A record was set and that record still holds.

Bob Timm and John Cook took off in a Cessna 172 from McCarran Field at Las Vegas, Nevada, on December 4, 1958 and didn’t land again until February 7, 1959. They were in the air for 64 days, 22 hours, 19 minutes, and five seconds, having flown 1,558 hours. They may have confined their flight to the Nevada desert, but they covered a distance equal to six times around the world. The fl ight was a publicity stunt sponsored by the Hacienda Hotel in Las Vegas where Timm happened to work.

A man with a passion for flying and a dream of achieving what the flight achieved, Timm convinced his boss to sponsor the flight. “Look at the publicity the hotel will receive,” you can hear him say. The hotel management bought into Timm’s dream.

But, one does not just jump in a plane and take off on such a flight. Modifications to the Cessna were needed. These included removal of the rear seats and replacing them with a mattress and a sink. An automatic pilot was installed. Also, provisions were provided for in-flight oil changes – half the capacity at a time – and refuelling without shutting down the engine.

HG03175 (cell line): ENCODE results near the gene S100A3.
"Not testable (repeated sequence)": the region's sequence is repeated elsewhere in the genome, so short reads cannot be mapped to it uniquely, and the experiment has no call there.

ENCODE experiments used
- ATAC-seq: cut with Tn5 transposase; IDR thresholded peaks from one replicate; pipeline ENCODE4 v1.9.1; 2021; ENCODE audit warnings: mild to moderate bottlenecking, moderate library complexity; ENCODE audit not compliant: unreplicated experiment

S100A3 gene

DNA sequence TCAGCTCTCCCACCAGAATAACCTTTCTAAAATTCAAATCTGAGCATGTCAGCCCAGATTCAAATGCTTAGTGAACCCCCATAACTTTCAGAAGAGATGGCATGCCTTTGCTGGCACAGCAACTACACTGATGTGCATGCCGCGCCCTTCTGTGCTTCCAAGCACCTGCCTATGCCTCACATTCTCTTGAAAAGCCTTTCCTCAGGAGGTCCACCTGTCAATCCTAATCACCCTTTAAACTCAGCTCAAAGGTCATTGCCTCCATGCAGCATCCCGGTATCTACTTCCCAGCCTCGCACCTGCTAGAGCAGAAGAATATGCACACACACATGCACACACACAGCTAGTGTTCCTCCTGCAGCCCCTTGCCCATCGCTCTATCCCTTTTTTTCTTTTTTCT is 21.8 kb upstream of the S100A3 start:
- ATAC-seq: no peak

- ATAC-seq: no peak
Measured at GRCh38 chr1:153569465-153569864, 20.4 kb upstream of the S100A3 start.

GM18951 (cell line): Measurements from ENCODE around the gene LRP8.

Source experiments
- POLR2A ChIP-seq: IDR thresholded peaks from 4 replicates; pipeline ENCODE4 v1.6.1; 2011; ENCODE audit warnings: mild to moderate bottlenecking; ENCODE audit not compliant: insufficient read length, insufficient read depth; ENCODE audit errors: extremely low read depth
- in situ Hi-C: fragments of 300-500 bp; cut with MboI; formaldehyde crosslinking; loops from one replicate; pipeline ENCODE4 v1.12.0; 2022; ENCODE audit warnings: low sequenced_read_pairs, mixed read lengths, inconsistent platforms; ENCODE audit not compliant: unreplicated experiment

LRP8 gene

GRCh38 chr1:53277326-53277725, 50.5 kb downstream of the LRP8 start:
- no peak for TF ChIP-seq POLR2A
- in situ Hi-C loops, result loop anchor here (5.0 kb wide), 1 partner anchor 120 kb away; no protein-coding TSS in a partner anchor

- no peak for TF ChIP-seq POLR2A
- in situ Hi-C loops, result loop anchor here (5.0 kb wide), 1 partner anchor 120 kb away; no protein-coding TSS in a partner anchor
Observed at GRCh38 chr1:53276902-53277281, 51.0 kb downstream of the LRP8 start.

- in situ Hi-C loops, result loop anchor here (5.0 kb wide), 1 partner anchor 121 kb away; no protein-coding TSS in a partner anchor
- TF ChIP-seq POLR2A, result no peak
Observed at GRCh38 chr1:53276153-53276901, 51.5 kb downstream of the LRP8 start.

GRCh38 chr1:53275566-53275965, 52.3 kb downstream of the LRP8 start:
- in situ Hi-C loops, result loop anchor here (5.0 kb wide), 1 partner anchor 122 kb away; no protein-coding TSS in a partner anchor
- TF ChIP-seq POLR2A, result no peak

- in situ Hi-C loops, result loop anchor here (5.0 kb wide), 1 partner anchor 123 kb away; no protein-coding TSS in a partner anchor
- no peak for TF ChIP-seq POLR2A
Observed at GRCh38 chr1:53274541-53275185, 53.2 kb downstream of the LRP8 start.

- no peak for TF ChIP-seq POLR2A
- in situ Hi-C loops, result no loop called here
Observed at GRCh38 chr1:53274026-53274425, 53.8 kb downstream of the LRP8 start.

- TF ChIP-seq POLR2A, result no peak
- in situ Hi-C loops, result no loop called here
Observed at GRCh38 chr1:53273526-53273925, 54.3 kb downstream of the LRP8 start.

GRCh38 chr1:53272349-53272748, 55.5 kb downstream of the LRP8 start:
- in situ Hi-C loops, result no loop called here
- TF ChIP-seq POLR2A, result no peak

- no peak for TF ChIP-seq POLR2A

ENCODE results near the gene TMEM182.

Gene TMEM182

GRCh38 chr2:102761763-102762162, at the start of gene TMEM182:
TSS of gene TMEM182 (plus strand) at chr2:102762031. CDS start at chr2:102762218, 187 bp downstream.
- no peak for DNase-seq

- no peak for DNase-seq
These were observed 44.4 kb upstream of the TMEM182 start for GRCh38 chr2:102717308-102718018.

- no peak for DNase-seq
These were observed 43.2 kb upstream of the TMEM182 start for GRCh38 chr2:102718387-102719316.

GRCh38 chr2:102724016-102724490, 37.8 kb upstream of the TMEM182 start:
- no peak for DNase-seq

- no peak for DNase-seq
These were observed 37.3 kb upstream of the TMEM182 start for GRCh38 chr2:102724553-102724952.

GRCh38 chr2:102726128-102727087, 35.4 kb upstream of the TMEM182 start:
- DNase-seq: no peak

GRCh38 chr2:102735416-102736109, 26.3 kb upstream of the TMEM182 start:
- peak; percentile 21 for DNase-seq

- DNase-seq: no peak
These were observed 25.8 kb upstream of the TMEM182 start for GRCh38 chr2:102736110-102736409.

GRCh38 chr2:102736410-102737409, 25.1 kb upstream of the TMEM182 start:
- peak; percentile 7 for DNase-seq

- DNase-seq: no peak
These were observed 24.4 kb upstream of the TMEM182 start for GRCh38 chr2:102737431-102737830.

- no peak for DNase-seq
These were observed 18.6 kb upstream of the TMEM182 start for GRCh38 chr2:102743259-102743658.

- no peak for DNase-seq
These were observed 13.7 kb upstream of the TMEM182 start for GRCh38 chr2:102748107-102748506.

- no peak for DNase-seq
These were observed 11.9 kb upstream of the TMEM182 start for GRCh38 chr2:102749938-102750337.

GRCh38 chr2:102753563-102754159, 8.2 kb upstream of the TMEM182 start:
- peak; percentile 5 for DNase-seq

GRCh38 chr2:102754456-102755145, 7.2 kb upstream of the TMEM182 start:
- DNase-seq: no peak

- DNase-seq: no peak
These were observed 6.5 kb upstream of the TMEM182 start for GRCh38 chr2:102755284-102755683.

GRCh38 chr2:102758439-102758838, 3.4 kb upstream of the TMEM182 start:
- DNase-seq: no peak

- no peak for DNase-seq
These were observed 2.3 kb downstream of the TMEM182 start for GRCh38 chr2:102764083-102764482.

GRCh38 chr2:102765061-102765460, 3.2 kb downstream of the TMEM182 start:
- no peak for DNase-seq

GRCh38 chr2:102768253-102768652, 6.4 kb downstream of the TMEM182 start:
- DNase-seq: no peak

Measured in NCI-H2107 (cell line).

The Cessna had 47 useable gallons of fuel in the wings, 95 gallons in a belly tank, and was refuelled once a day. To refuel, the plane was flown about 20 feet above an abandoned stretch of highway and a rope was dropped to a fuel truck to bring up a fuel hose. At some point in the flight the fuel truck malfunctioned and its duties were assumed by an open-topped supply vehicle that was originally conceived to supply water, food and other necessities; it was now pressed into service to supply fuel as well, using five-gallon cans hauled up by rope. The pilots took turns flying in four-hour shifts.

In order to prove that the aircraft had remained airborne during the entire period, someone in the same vehicle, using a paint roller, painted the tires white shortly after takeoff. Naturally the tires were checked just before landing to see whether or not the paint was scuffed!


After this successful flight, the Cessna was returned to normal status, and later imported into Canada by Ed Zalesky of Vancouver, then sold to the Cold Lake Flying Club in Alberta. The plane later went to Faro in the Yukon where it flew for some years. Then the aircraft went to Edmonton and was sold a couple of times to owners there. The next move was to Somme, Saskatchewan, before it went back to Las Vegas, was given its original paint scheme, and now “flies” above the baggage-claim area at McCarran International Airport, Las Vegas, as part of the Howard Cannon Aviation Museum. A replica of the open-top supply vehicle is also on display. The aircraft’s achievement remains intact.